More details have emerged about the staff affected by Activision Blizzard’s 800 redundancies.
At the time, we were told the layoffs – which affect business outside of core game development, such as publishing – impact staff across Activision’s whole portfolio of studios and subsidiaries, including the complete closure of King’s Seattle mobile studio, Z2Live at the cost of 78 jobs.
After having obtained a Worker Adjustment and Retraining Notification (WARN) listing the specific job losses across the United States, PCGamesInsider is now reporting that 200+ of those affected worked for Blizzard. Filed on the same day as publicly confirming the job losses, the WARN filing made to California’s Employment Development Department shows IT staff across 41 US locations were let go, whilst 29 people lost their marketing jobs across Blizzard’s Irvine, California and Austin, Texas branches. 29 were also let go from the Live Experiences teams at the same offices. 18 HR staff were also affected along with 15 staff working for its Global Insights team. Cuts in the North American publishing team saw a dozen people let go, along with ten from its Latin America publishing arm, and 16 across Finance and Commercial services.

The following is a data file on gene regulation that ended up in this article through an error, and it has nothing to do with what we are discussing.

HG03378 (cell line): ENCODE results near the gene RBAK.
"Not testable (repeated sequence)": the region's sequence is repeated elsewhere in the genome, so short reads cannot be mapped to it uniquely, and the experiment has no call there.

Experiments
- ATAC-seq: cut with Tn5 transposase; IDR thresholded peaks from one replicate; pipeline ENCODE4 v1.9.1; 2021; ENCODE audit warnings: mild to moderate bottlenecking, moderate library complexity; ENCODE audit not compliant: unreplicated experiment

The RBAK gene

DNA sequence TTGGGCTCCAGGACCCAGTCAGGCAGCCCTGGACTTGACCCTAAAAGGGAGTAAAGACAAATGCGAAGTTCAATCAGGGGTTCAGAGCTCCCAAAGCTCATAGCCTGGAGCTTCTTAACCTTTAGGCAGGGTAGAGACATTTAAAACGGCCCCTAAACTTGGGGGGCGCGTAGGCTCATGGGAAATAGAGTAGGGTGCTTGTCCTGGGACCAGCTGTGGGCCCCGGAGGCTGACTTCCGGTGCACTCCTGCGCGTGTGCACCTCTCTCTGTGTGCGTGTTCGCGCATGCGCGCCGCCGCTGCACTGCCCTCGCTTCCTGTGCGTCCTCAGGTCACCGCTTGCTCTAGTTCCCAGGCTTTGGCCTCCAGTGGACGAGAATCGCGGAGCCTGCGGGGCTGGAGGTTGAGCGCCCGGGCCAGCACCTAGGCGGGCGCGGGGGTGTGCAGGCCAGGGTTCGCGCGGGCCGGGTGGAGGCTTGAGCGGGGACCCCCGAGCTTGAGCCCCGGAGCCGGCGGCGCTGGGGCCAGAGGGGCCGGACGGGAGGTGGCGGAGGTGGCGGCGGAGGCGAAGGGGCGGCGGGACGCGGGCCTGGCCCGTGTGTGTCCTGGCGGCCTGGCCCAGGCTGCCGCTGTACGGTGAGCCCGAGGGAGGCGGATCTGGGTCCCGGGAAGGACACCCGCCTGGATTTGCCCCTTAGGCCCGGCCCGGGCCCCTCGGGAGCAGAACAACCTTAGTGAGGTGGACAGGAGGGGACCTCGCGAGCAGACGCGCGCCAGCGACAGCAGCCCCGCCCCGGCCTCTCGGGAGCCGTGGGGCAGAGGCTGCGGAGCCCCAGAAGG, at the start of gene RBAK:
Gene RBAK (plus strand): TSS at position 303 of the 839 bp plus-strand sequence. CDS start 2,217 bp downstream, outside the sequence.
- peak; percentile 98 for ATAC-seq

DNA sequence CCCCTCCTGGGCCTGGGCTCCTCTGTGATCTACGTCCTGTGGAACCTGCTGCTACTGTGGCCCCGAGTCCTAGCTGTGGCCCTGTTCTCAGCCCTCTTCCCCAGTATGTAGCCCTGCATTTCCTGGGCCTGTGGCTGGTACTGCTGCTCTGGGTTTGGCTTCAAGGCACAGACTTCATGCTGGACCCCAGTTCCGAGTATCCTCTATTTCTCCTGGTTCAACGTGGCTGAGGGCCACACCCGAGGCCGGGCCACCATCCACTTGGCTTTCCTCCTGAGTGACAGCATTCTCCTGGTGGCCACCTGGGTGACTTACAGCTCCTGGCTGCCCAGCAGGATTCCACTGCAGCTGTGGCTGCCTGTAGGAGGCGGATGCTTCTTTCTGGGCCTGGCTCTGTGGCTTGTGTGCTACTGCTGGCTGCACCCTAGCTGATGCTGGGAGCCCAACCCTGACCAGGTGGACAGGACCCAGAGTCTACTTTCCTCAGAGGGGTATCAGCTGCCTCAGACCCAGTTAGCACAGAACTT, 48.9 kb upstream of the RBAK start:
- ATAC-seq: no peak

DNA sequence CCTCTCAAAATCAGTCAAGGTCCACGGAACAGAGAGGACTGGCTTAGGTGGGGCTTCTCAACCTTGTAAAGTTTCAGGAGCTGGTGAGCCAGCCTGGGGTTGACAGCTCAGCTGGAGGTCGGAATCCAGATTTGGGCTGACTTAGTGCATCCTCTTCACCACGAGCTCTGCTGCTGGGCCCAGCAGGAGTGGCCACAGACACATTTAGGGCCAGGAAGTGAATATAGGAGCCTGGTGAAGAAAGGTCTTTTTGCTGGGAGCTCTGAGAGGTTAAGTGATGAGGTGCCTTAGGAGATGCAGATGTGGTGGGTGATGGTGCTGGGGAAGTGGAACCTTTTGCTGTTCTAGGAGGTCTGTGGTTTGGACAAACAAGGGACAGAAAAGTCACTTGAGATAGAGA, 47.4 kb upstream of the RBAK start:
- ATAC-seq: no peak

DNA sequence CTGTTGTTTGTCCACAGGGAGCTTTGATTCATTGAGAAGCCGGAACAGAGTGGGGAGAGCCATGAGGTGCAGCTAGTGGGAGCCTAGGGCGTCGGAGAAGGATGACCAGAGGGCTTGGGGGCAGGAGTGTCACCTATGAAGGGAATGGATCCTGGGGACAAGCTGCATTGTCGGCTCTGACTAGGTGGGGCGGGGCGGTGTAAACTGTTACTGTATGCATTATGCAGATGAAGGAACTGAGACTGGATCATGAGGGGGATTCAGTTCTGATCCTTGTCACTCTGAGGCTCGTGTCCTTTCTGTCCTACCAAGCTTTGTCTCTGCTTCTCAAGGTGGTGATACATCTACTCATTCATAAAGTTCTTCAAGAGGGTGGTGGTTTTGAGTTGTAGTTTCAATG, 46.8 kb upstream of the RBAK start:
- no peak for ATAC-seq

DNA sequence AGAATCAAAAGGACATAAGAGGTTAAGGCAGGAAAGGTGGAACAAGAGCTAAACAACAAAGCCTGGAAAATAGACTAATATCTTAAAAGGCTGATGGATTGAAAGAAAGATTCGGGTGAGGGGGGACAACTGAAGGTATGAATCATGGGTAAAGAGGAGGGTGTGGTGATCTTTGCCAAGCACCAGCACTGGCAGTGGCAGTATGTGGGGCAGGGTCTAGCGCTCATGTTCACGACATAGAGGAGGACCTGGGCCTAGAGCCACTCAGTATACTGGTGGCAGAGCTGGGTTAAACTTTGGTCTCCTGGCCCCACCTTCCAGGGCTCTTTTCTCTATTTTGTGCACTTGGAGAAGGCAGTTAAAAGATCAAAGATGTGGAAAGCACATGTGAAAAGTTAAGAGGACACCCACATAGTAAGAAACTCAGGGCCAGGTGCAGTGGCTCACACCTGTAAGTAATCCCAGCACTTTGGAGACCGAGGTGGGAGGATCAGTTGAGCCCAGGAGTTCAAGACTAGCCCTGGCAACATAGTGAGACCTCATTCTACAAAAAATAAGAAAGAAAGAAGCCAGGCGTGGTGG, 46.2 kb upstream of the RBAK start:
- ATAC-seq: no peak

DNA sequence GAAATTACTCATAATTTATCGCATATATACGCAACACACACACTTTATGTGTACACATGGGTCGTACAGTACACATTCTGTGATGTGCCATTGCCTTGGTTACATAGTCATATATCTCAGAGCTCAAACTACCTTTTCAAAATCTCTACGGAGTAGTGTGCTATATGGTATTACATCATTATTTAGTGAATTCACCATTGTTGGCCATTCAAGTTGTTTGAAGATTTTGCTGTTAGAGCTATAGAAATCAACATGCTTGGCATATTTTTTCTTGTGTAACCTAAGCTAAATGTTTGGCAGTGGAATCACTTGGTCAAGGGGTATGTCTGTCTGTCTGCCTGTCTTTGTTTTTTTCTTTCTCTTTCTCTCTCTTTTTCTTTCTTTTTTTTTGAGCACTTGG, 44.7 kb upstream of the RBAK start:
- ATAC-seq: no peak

11 QA staff were made redundant from Irvine and New York, and nine were let go from the Web & Mobile teams in Austin and Irvine. Add to that five staff from the Battle.net team and two Customer Service staff in Irvine were let go, and one from each of the Activision Blizzard Esports League’s marketing and legal teams. Three members of staff were let go from Facilities team across Austin and Irvine. Finally, seven people in the Consumer Products team were laid off from various US locations but it’s unclear if they worked for Blizzard or Activision proper.
“We are unable to provide additional details beyond what we’ve publicly disclosed," the company told PCGI.biz in a statement. "While the changes were difficult, they were important for supporting our current game-development priorities, which will serve as the foundation for Blizzard’s future. This will ultimately put us in the best position to create epic, high-quality content and entertainment experiences for our players around the world.”
Rumours that Activision Blizzard would announce "hundreds" of redundancies during its investors call were proved correct last month when the company announced it would be laying off 775 staff in order to "centralise functions and boost profits" – almost 8 per cent of its global workforce. The layoffs came despite CEO Bobby Kotick confirming the company "once again achieved record results in 2018", but given the company had fallen short of its 2018 expectations and had to lower those for 2019, it would be consolidating and restructuring, including revising the line-up at senior levels of the organisation.
Game Workers Unite has since called for the resignation of Activision CEO Bobby Kotick.